LONDON - Muslim soldiers serving in the United Kingdom's army have come together this week for the sixth annual Armed Forces Muslim Conference, to address any issues individuals have faced and connect them with their Muslim peers.
"As the only Muslim in my brigade based in Germany I do not get the opportunity to socialize with other serving Muslims," Lance Corporal Momodou Sonko who works in the Adjutant General's Corps Staff and Personnel Support branch in Germany, told People In Defence, the official website of the British Ministry of Defence on Friday, September 7.
It can be very hard to get this many of us together to be able to pray together, which is important for a sense of bonding in a religious context. It does make a difference to our spiritual life.
The British Ministry of Defense is holding its annual conference for Muslim soldiers this week.
The conference aims at connecting the 500 serving Muslims in the British Armed Forces as possible to discuss their faith and values
Seen as a rare opportunity to network and pray together, the conference will also discuss any problems facing Muslims in the British army.
I was deploying to Afghanistan during the last conference so this is my first time here, but I'm hoping to get a lot out of it, said Corporal Momodou Haddi Jallow, a Royal Logistic Corps driver with 1 Logistic Support Regiment, also in Germany, who has just returned from Afghanistan.
"My interaction with the Afghan troops did change when they saw me coming to pray with them when I was staying at the checkpoints.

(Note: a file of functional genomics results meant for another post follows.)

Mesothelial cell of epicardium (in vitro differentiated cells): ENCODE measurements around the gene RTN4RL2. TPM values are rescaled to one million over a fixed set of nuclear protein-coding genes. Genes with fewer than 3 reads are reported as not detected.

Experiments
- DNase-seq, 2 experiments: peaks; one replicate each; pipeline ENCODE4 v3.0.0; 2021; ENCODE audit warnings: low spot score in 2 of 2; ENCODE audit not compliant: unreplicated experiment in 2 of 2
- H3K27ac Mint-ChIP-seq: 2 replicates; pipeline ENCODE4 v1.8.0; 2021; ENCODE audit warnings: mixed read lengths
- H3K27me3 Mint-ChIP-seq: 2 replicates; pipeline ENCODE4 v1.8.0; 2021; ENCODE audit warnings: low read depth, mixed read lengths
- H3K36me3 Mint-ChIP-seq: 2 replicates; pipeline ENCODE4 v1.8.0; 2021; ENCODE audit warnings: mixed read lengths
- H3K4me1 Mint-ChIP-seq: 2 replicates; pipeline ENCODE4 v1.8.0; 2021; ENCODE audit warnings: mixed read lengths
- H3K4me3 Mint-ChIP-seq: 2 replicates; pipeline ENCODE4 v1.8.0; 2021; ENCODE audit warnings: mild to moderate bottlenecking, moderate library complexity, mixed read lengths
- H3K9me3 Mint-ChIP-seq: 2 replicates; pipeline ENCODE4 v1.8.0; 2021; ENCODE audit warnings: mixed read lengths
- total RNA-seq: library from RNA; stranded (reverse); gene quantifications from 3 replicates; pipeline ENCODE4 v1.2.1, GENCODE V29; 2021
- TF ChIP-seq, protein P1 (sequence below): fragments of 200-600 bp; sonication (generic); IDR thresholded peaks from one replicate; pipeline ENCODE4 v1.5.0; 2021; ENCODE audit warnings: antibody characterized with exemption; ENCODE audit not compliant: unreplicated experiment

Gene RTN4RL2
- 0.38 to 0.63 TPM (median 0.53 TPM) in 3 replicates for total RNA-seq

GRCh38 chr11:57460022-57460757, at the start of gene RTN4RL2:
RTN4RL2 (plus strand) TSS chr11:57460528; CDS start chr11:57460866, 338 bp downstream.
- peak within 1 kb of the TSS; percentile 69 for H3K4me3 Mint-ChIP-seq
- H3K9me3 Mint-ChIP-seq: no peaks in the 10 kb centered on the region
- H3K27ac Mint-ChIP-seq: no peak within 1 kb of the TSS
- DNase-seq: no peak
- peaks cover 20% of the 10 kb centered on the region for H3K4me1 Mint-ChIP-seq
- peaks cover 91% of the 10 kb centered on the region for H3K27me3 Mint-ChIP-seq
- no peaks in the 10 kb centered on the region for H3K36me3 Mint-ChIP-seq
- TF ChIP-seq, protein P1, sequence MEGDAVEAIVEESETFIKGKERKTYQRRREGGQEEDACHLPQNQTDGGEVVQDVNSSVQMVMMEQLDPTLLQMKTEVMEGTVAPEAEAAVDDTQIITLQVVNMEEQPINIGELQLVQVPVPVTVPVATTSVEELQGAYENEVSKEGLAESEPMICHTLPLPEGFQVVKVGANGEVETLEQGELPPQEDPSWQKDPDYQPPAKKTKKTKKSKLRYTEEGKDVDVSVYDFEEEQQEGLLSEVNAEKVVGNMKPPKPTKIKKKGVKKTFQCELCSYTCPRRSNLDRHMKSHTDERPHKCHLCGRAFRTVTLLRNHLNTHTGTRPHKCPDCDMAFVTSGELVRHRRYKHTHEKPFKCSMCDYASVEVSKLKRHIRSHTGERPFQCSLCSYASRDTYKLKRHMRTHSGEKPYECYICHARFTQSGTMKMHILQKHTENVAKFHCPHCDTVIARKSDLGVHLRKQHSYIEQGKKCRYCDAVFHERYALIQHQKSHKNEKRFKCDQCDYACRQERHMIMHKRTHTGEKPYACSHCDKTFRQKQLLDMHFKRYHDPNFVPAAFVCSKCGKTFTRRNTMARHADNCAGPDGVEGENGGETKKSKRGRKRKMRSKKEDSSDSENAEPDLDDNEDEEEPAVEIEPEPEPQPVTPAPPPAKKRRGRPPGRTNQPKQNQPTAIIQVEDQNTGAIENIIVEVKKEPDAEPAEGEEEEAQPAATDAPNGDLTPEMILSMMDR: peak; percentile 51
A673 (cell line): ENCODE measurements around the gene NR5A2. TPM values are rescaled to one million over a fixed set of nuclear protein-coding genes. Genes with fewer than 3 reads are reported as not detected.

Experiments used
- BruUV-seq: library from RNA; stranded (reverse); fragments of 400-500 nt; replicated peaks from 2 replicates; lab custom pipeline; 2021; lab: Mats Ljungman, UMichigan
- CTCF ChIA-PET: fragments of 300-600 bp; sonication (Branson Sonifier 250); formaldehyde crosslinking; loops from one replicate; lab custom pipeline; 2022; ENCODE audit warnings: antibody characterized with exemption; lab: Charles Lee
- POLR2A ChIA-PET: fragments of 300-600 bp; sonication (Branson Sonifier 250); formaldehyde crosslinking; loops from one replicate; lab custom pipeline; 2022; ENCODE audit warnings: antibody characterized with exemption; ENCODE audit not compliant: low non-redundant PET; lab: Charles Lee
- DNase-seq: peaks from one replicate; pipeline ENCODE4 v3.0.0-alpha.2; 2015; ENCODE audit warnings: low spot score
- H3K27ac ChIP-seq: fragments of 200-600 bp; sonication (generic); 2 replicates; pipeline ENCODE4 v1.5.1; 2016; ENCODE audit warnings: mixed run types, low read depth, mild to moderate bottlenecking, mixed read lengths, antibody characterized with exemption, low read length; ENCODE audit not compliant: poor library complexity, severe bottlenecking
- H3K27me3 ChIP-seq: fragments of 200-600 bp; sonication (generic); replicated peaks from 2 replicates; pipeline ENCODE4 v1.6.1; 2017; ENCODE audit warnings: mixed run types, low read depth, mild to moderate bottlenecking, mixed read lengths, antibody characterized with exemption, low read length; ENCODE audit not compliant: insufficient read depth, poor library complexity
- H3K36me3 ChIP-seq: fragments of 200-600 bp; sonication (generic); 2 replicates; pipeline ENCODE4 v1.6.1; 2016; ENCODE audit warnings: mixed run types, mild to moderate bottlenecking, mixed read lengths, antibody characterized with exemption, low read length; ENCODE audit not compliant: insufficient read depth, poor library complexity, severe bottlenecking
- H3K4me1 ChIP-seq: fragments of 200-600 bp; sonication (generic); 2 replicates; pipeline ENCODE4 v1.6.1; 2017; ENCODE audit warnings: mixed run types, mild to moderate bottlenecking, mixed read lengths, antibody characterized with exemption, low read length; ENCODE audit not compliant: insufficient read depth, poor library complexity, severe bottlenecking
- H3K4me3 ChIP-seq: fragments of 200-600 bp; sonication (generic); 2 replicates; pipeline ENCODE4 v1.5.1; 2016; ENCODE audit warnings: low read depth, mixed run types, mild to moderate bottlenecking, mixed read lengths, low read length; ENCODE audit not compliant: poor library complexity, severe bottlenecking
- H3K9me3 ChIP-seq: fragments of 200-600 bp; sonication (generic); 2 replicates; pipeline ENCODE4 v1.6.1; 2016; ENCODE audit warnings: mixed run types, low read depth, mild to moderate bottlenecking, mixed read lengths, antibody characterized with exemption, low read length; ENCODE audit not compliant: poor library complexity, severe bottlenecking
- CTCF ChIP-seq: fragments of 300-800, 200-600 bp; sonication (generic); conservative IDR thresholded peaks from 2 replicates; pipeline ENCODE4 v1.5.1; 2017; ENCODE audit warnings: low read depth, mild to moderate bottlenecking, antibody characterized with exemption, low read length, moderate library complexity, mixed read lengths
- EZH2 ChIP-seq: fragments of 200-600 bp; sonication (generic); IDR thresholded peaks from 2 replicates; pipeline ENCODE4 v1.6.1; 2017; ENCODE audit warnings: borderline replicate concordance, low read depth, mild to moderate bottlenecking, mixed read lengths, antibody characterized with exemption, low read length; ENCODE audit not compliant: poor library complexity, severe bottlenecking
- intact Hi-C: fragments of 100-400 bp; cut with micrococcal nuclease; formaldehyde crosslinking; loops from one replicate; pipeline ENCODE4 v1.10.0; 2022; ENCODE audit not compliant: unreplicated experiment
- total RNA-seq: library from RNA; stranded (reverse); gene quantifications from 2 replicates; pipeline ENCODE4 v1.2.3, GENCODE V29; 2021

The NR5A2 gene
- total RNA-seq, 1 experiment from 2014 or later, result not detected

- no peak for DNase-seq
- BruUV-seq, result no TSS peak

They didn't realize there were Muslims in the UK let alone serving in the British Army, and they couldn't believe the knowledge I had about the faith. It certainly changed the relationship.
Muslim soldiers were grateful to the British government for allowing this annual meeting to network and present the faith to policy-makers within the Army.
"This conference shows that the Army takes the well-being of its personnel seriously, Captain Naveed Muhammad, a reservist Royal Signals Officer currently posted as second-in-command of the Armed Forces Careers Office in Birmingham, said.
There are only around 500 serving Muslims in the Army, so in most units you will only have a small handful, or individual Muslim soldiers.
As with any minority there are always challenges, but, by coming together, those who have had good experiences can advise those on the correct process to follow, Captain Muhammad added.
"There are already a lot of policies in place that specifically deal with individual faith requirements but because the numbers are so few they are not always widely known.
"Coming together likes this increases awareness but also allows us to speak directly to the policy-makers who come here to discuss our concerns such as taking leave during religious holidays and dietary concerns.
Not every soldier is given that opportunity to speak directly to the policy-makers, so it is important that we take this opportunity and use it wisely.
Britain is home to a Muslim community of 2.5 million.
A recent government-commissioned study has found that a torrent of negative and imbalance stories in the British media demonize the sizable Muslim minority and their faith by spreading prejudices and portraying them as the enemy within.
An earlier British study had accused the media and film industry of perpetuating Islamophobia and prejudice by projecting Muslims as violent, dangerous and threatening people.